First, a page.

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Health Clinics Face Problems of Federal Funding, Staff Shortages, Director Says

Aug. 7, 2007 — While representatives from two local health-care clinics have spent the last year getting their finances in order, concerns remain about a lack of federal funding and a shortage of medical professionals.
Those concerns dominated the discussion during the second round of Senate budget hearings Tuesday.
After being severed from the Department of Health about seven years ago, both the East End Medical Center and Frederiksted Health Care experienced problems with transitioning into two self-sufficient private entities. On Tuesday, representatives from both agencies said the problems continue despite efforts to reconcile finances and improve the delivery of health-care services throughout both districts.
As a result, it would be difficult to tell whether either entity will ever be able to function without continued support from either the federal or local government, said the agencies' executive director, Anneta Adams Heyliger.
Testimony from other representatives revealed that the agencies' dependence on government funding could be problematic. For the East End Center, past administrative problems and low patient numbers have resulted in a loss of federal funding needed to subsidize various operating expenses. On the St. Croix side, Frederiksted Health Care is slated to receive a budget cut for fiscal year 2008, having received a recommendation from the Office of Management and budget that is $165,000 less than what they requested.
For FY 2008, OMB recommended a budget of nearly $1.2 million for the East End Clinic, and an appropriation of about $1.4 million for its St. Croix counterpart. In both cases, a substantial chunk of the funding will be devoted to personnel costs and corresponding fringe benefits.
"The support of not only the federal government, but also the local government, is vital to the survival of the East End Medical Corp.," said Debra Wright Francis, the clinic's medical director. "Funds are required to make sure every member of our society is able to obtain quality health care in a reasonable time frame."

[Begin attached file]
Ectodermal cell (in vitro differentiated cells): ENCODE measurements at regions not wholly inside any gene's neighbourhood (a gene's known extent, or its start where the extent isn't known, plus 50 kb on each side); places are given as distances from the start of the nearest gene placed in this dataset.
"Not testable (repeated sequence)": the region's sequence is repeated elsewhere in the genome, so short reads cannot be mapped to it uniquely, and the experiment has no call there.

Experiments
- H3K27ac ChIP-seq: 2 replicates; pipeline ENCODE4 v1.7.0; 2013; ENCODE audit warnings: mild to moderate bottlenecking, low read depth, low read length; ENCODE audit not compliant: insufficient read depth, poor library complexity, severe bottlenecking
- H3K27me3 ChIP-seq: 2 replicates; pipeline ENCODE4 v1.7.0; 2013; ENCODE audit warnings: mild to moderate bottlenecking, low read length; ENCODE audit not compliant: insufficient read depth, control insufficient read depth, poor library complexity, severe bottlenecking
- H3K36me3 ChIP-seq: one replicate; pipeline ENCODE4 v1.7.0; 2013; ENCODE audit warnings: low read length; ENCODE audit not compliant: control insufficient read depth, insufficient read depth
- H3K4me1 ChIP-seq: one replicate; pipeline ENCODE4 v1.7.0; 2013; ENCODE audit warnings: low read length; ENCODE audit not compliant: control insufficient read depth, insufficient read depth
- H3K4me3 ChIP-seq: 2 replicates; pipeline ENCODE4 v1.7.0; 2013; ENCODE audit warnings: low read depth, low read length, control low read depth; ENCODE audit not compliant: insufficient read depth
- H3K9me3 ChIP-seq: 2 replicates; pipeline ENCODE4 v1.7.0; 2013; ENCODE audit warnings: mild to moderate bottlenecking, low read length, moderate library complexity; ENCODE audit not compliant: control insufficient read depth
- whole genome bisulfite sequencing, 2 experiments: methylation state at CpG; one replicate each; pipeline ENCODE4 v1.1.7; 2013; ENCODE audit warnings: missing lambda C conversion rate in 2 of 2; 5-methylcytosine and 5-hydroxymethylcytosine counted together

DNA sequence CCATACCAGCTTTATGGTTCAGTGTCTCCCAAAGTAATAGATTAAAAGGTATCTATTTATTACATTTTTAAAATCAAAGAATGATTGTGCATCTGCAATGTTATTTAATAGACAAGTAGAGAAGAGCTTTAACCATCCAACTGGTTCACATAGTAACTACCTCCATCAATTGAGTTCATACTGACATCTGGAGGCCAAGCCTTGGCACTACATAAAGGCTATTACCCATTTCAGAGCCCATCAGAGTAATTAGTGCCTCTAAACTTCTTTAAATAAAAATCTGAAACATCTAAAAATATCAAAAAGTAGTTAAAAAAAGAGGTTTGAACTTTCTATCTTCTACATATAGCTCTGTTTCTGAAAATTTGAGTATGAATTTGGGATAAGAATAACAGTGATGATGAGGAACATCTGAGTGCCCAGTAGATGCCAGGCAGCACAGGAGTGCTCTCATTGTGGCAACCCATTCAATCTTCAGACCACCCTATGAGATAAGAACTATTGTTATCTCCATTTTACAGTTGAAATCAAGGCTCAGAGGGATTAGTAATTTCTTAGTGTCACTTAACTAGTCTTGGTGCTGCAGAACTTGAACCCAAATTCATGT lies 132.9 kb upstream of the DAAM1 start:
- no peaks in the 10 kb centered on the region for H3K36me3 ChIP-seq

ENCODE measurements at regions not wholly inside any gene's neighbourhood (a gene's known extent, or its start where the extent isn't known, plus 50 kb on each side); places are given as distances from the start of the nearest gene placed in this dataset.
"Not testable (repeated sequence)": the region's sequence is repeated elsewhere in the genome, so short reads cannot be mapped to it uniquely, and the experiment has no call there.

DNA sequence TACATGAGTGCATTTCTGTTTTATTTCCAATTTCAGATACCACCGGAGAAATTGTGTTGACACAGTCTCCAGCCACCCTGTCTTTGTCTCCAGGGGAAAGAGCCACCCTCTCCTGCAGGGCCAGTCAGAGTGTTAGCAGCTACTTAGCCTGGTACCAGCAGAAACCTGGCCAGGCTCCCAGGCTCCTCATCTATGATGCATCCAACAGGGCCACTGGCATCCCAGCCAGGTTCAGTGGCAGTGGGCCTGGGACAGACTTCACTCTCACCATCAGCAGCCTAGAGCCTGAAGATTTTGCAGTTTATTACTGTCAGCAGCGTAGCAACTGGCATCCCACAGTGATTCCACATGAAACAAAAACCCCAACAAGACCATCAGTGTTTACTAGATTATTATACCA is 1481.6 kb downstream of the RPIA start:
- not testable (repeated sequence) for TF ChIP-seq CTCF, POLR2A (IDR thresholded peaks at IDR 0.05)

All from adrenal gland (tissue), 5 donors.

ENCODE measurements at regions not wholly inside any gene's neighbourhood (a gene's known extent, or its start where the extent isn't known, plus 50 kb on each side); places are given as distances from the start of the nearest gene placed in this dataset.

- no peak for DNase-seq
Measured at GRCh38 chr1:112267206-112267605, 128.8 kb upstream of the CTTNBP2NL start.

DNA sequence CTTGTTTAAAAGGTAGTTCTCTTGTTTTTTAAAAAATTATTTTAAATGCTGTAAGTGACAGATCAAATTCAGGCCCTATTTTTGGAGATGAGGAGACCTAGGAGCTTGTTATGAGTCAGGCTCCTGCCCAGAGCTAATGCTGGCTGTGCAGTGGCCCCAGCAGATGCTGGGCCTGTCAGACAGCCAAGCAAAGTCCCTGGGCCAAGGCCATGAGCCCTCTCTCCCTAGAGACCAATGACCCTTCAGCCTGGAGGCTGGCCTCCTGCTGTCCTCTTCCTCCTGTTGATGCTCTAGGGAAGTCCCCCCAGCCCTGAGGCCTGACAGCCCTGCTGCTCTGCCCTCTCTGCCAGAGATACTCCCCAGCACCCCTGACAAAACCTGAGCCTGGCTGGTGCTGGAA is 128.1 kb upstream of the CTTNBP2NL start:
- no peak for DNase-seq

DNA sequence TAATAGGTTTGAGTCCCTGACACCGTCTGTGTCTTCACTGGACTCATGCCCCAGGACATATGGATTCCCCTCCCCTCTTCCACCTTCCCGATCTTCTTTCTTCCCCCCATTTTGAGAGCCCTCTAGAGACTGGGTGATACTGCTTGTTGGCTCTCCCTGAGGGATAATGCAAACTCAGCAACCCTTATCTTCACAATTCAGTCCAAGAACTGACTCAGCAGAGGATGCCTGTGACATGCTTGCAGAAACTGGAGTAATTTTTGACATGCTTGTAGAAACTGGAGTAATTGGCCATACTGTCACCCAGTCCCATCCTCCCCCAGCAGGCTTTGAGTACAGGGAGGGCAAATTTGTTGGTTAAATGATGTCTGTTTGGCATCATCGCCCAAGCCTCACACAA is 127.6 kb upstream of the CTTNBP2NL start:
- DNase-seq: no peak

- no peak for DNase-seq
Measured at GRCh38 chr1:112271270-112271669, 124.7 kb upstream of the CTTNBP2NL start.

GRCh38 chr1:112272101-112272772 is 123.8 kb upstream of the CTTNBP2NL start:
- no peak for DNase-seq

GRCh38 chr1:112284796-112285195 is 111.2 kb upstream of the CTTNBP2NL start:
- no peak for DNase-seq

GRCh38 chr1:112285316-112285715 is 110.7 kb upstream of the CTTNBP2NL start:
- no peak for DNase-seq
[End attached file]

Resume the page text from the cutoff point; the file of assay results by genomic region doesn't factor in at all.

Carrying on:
East End's board chair, Patricia A. Nathan, also outlined a list of other challenges burdening the agency, including the growing number of uninsured residents in the territory and a lack of available health-care professionals.
East End's current location in the Tutu Park Mall is not readily accessible to residents, prompting the agency to look for a new site in Four Winds Plaza, she said.
Both entities also need in-house dental clinics, and they need to address pending issues associated with the transition from the Department of Health, Heyliger added.
Having heard similar issues discussed during previous budget hearings, senators questioned why the agencies pursued the option of changing over into private corporations. Heyliger explained that certain federal funds would not have been available had the two entities remained under the auspices of the Department of Health.
Earlier in the meeting, senators also heard testimony from Betty Mahoney, representing the V.I. Council on the Arts. She explained that her agency had requested an FY 2008 budget of $597,054, but had received a recommendation of $350,000 from OMB.
The cut would hamper the council's ability to match funds awarded by the federal government, which goes toward grants for local organizations, programs and projects, she explained. After the meeting, Mahoney said that the inability to provide a match could result in a loss of federal funding given to the agency during FY 2008.
Present during Tuesday's hearing were Sens. Liston Davis, Carlton "Ital" Dowe, Juan Figueroa-Serville, Terrence "Positive" Nelson and Carmen M. Wesselhoft.
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